So the Indian media has latched on to the ghastly and extremely tragic tale of the murder of Sheena Bora with a zeal that falls somewhere between what responsible journalism and savagery of a lynch mob screaming for punishment at a medieval trial. The latter part is of course disguised in more civil and self-righteous statements and opinions but criticism by various eminent and less eminent members of citizenry now and then rip off parts of this disguise. But then there always two sides to a story. It is true that without media coverage, it is highly unlikely that investigation into this crime would been as prompt but the way it has been handled by the media can be described in milder terms as cheap and immature. However some television channels, especially vernacular news channels have indeed removed all stops and gone all facetious, dishing out murky details hour by hour. After all, this sordid story has more ingredients than a typical Bollywood potboiler and prime time soap operas combined. A mysterious murder in a rich and influential family, a web of lies and deceit and purported evidence of sleazy activities are things these news channels would give anything for and in Sheena Bora murder case, they only have to sacrifice a little journalistic ethics.
Vir Sanghvi's book Mandate: Will of The People was quite a revelation to me. I expected it to be yet another book chronicling post-independence Indian political history, but it turned out to be something entirely different and delightfully so. For those of us who became politically aware in the 90s and later, there is a clear disconnect when our political leaders talk of the Emergency, Operation Blue Star, Indira Gandhi assassination, the genocide that followed and many other past events . Sure we can read it up in history books, look up Wikipedia and hear stories about them but frankly there is too much information to process and more importantly, it appears to have little value in the present age. But can we really ignore the past and still hope not to commit the same mistakes all over again?
China's state-owned CCTV showing a map of India without Jammu and Kashmir and Arunachal Pradesh on backdrop of Prime Minister Modi's visit did create a controversy but not a significant one. The usually hyper-ventilating hyper-nationalist twitter users, television anchors/journalists were silent, perhaps assuming that any outrage would put the Prime Minister in an uncomfortable situation and not embolden him and that the issue has nothing to do with national interest. After all, these maps do not represent the ground realities. But then, why would China, which is not known to indulge in vanities when it comes to state policies, let this situation develop. Everything about maps in China is supervised by a special committee in coordination with 13 ministries, so the broadcast of this map being entirely the decision of a news channel producer or executive seems bit of a long shot. Especially so when seen in the context of China's history of cartographic aggression.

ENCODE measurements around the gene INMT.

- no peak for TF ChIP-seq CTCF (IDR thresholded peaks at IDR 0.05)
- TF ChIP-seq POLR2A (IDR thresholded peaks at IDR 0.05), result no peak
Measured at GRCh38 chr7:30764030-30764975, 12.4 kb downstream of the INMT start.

In my previous post I have discussed about Internet censorship in India, in this post I wish to discuss bandwidth throttling and how to find out if your ISP is slowing down transfer speed despite you paying for it. According to The Hindu, Airtel and BSNL have been found to throttle Bittorrent traffic. However, this data is couple of years old and probably doesn't include your ISP information, so here are some tools to find out if your ISP is cheating you.
The Times of India report says "telecom and information technology minister Ravi Shankar Prasad backed an open internet three days ago" which makes one wonder whether the minister really backs open internet or there was some shoddy reporting on part of the Times Group. But let us not get into the semantics now (though I will come back to it eventually), so as not to dilute the issue at hand. The current debate raging on has more to do with the concept of net neutrality, which thanks to the efforts of online activists, seems a certain victory now. If you are unaware of what net neutrality means and why it is under threat, the video created by AIB explains it best.